self._button1.MouseClick += self.Button1MouseClick
		# 
		# button2
		# 
		self._button2.BackColor = System.Drawing.Color.FromArgb(255, 192, 255)
		self._button2.Location = System.Drawing.Point(166, 42)
		self._button2.Name = "button2"
		self._button2.Size = System.Drawing.Size(114, 23)
		self._button2.TabIndex = 2
		self._button2.Text = "Sort Listbox"
		self._button2.UseVisualStyleBackColor = False
		self._button2.MouseClick += self.Button2MouseClick
		# 
		# button3
		# 
		self._button3.BackColor = System.Drawing.Color.FromArgb(255, 224, 192)
		self._button3.Location = System.Drawing.Point(166, 72)
		self._button3.Name = "button3"
		self._button3.Size = System.Drawing.Size(114, 23)
		self._button3.TabIndex = 3
		self._button3.Text = "Clear Listbox"
		self._button3.UseVisualStyleBackColor = False
		self._button3.MouseClick += self.Button3MouseClick
		# 
		# label1
		# 
		self._label1.BackColor = System.Drawing.Color.FromArgb(192, 255, 192)
		self._label1.Location = System.Drawing.Point(12, 212)
		self._label1.Name = "label1"
		self._label1.Size = System.Drawing.Size(146, 19)
		self._label1.TabIndex = 4
		self._label1.Text = ""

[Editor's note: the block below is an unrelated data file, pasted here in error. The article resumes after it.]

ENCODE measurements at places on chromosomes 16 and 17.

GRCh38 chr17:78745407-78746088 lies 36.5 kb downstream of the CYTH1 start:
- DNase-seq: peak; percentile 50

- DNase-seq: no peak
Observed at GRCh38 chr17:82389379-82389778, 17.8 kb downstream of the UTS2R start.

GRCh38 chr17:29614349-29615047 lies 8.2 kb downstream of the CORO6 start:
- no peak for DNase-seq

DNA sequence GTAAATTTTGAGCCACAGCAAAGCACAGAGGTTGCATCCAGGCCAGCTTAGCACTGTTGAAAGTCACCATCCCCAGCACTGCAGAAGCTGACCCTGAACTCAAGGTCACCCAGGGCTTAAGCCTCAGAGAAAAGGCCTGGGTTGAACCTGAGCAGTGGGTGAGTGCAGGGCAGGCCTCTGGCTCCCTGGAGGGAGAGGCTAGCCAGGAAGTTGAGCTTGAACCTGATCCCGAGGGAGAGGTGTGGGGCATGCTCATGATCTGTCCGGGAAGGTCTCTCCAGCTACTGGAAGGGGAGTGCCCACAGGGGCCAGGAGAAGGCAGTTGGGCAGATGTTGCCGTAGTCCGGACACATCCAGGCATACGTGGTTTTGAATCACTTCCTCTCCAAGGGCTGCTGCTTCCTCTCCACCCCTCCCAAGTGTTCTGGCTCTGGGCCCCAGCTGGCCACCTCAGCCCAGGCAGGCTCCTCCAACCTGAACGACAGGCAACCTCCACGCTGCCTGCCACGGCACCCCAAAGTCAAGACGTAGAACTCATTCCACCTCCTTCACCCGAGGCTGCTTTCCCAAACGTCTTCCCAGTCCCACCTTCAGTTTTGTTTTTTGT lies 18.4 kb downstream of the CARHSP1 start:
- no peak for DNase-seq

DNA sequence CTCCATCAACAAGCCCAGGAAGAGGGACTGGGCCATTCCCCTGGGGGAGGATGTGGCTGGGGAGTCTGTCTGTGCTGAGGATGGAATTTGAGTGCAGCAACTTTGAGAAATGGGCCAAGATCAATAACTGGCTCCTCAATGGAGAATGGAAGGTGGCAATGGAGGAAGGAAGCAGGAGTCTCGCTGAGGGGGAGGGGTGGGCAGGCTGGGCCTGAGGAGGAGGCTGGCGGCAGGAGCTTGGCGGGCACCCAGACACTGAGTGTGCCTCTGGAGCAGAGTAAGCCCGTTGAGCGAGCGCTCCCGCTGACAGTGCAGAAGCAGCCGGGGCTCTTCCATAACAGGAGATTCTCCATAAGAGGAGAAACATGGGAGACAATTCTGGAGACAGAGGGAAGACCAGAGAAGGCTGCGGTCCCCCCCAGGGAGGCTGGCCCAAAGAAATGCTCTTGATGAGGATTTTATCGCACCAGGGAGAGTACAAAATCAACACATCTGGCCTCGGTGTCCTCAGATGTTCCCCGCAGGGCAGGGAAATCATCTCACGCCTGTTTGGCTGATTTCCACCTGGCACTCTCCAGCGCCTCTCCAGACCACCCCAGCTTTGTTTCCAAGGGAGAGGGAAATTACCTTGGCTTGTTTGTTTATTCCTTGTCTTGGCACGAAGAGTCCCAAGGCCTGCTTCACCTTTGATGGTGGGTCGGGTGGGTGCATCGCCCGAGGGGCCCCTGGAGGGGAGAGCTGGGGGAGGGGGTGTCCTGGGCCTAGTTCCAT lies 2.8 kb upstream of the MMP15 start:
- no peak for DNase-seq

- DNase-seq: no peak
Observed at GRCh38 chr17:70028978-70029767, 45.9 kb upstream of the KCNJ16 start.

# 
		# MainForm
		# 
		self.BackColor = System.Drawing.Color.Green
		self.ClientSize = System.Drawing.Size(292, 266)
		self.Controls.Add(self._label1)
		self.Controls.Add(self._button3)
		self.Controls.Add(self._button2)
		self.Controls.Add(self._button1)
		self.Controls.Add(self._listBox1)
		self.Name = "MainForm"
		self.Text = "Load Listbox first ..."
		self.ResumeLayout(False)


	def Button1MouseClick(self, sender, e):
		"""load the listbox"""
		# start unsorted
		self._listBox1.Sorted = False
		name_list = [
		'Frank',
		'Egon',
		'Heinz',
		'Lisa',
		'Sarah',
		'Olaf',
		'Arty',
		'Monika',
		'Ludwig',
		'Ted',
		'Paula']
		for name in name_list:
			self._listBox1.Items.Add(name)
		pass

	def Button2MouseClick(self, sender, e):
		"""set the listbox to sorted"""
		self._listBox1.Sorted = True
		pass

	def Button3MouseClick(self, sender, e):
		"""clear the listbox items"""
		self._listBox1.Items.Clear()
		pass

	def ListBox1SelectedIndexChanged(self, sender, e):
		"""show a selected listbox item in label"""
		self._label1.Text = self._listBox1.SelectedItems[0]
		pass

# ... SharpDevelop code ends here

# add this final line to the code created with SharpDevelop 3.2 IDE
# so you can run the code with the IronPython interpreter rather 
# than compile it to an .exe file with SharpDevelop
Application.Run(MainForm())

One rather rather poor thing about using this IDE is that it seems to insist in using tabs for indentations. At least it is consistent and you can bring the code up on a normal Python IDE and convert to the customary 4 spaces per tab.

Edited by vegaseat: fugg tabs